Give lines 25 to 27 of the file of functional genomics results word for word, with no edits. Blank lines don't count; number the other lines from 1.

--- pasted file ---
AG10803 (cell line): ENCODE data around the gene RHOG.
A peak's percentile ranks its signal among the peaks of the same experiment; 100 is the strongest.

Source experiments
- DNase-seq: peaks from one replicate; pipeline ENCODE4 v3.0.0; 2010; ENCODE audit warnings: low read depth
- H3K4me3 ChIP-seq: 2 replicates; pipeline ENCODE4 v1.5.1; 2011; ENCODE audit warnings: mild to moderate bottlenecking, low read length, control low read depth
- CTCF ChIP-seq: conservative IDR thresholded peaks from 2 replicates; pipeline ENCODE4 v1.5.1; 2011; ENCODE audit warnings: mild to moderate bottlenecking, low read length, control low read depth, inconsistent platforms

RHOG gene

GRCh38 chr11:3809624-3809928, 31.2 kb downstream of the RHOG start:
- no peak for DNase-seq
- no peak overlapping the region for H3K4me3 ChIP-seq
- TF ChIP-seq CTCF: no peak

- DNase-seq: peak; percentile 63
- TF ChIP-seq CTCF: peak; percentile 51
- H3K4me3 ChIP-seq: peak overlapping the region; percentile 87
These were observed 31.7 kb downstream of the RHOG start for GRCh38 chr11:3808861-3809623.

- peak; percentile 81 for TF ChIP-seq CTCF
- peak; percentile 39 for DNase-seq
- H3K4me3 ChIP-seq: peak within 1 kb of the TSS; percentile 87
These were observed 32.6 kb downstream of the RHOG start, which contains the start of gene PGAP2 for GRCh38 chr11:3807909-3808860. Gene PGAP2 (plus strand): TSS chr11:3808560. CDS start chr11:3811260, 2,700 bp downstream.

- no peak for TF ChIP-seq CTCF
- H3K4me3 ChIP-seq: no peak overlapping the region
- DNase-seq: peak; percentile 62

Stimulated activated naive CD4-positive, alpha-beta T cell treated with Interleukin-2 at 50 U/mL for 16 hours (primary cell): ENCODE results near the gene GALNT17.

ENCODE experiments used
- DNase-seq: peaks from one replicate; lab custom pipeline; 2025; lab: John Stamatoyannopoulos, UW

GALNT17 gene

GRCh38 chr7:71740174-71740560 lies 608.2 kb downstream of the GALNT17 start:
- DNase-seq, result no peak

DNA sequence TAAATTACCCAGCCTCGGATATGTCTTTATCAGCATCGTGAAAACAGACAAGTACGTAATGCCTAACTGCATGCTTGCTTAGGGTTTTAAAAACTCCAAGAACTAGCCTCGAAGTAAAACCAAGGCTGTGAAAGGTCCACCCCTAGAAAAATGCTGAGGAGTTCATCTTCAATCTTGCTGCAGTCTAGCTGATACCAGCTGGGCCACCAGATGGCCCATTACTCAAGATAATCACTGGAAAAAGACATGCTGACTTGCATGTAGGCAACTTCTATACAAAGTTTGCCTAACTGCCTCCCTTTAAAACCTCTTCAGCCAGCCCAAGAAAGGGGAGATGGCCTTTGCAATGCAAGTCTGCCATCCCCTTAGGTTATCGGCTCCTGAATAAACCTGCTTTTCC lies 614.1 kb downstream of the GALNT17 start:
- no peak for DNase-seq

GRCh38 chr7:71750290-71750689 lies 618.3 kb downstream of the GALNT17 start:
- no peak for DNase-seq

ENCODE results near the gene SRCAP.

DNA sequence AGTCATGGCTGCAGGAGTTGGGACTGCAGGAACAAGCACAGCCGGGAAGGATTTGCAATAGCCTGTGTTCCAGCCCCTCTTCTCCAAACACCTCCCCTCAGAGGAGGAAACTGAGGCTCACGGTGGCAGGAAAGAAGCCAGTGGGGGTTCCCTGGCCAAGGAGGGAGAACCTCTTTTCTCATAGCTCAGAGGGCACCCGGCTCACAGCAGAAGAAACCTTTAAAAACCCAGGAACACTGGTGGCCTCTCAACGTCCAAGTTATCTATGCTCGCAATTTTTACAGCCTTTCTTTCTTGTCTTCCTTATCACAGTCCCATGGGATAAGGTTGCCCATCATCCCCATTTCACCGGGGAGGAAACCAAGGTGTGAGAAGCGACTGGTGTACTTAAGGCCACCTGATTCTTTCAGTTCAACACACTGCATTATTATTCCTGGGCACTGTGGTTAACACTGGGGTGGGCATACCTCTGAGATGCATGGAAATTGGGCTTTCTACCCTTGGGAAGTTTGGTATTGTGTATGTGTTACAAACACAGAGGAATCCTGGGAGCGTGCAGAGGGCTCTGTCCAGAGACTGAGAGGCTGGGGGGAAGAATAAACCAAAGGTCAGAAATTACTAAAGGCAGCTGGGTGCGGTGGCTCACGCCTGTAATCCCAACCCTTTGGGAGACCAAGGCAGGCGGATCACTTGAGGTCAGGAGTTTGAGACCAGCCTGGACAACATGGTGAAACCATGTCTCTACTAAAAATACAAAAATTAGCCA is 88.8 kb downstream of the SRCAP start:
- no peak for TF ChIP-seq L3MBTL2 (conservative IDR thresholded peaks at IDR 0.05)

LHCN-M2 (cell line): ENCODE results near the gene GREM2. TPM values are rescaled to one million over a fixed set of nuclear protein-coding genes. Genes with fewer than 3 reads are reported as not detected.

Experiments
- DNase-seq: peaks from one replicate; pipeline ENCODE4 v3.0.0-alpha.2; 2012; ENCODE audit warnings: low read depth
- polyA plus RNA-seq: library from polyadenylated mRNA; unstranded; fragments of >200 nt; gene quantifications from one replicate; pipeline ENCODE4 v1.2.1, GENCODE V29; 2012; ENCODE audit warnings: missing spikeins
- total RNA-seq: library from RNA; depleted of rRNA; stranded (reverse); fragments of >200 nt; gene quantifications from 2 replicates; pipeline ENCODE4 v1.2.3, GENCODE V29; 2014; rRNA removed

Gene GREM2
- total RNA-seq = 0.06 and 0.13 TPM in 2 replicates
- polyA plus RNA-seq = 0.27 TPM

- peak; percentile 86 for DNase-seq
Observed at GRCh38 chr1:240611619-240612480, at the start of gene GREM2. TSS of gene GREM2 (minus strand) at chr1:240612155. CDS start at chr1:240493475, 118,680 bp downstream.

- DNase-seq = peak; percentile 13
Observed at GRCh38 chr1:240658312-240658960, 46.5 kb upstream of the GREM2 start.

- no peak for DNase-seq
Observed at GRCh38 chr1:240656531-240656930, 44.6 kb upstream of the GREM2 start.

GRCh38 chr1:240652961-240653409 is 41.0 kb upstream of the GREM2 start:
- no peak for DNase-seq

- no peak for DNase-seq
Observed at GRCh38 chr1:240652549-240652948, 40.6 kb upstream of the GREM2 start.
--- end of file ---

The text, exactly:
- DNase-seq: peaks from one replicate; lab custom pipeline; 2025; lab: John Stamatoyannopoulos, UW

GALNT17 gene

GRCh38 chr7:71740174-71740560 lies 608.2 kb downstream of the GALNT17 start: